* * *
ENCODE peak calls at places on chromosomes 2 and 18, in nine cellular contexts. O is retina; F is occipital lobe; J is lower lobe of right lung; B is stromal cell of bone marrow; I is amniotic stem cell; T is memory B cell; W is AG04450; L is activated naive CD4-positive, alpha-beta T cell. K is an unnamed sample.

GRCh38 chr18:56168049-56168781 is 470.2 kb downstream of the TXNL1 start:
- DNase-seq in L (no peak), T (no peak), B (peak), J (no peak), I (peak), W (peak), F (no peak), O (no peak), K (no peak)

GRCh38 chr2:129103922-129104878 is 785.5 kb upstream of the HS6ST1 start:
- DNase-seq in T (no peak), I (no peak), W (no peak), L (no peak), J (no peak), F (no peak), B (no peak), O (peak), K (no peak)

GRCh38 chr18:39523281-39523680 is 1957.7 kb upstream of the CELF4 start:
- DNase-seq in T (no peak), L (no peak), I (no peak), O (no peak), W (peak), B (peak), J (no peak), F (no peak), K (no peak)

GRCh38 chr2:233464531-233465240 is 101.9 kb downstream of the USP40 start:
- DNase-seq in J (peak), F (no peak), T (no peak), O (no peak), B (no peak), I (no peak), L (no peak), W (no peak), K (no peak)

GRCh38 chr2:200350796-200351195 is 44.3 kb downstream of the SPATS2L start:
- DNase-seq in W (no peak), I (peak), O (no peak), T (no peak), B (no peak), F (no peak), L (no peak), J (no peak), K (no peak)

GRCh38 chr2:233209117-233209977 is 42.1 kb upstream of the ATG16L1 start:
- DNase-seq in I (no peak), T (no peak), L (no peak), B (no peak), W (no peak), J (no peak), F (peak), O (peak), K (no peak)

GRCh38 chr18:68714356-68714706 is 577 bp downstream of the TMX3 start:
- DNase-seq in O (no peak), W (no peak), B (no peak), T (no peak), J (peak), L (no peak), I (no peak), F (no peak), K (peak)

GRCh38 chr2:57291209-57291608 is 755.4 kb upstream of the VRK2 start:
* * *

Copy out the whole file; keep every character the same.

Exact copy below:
ENCODE peak calls at places on chromosomes 2 and 18, in nine cellular contexts. O is retina; F is occipital lobe; J is lower lobe of right lung; B is stromal cell of bone marrow; I is amniotic stem cell; T is memory B cell; W is AG04450; L is activated naive CD4-positive, alpha-beta T cell. K is an unnamed sample.

GRCh38 chr18:56168049-56168781 is 470.2 kb downstream of the TXNL1 start:
- DNase-seq in L (no peak), T (no peak), B (peak), J (no peak), I (peak), W (peak), F (no peak), O (no peak), K (no peak)

GRCh38 chr2:129103922-129104878 is 785.5 kb upstream of the HS6ST1 start:
- DNase-seq in T (no peak), I (no peak), W (no peak), L (no peak), J (no peak), F (no peak), B (no peak), O (peak), K (no peak)

GRCh38 chr18:39523281-39523680 is 1957.7 kb upstream of the CELF4 start:
- DNase-seq in T (no peak), L (no peak), I (no peak), O (no peak), W (peak), B (peak), J (no peak), F (no peak), K (no peak)

GRCh38 chr2:233464531-233465240 is 101.9 kb downstream of the USP40 start:
- DNase-seq in J (peak), F (no peak), T (no peak), O (no peak), B (no peak), I (no peak), L (no peak), W (no peak), K (no peak)

GRCh38 chr2:200350796-200351195 is 44.3 kb downstream of the SPATS2L start:
- DNase-seq in W (no peak), I (peak), O (no peak), T (no peak), B (no peak), F (no peak), L (no peak), J (no peak), K (no peak)

GRCh38 chr2:233209117-233209977 is 42.1 kb upstream of the ATG16L1 start:
- DNase-seq in I (no peak), T (no peak), L (no peak), B (no peak), W (no peak), J (no peak), F (peak), O (peak), K (no peak)

GRCh38 chr18:68714356-68714706 is 577 bp downstream of the TMX3 start:
- DNase-seq in O (no peak), W (no peak), B (no peak), T (no peak), J (peak), L (no peak), I (no peak), F (no peak), K (peak)

GRCh38 chr2:57291209-57291608 is 755.4 kb upstream of the VRK2 start: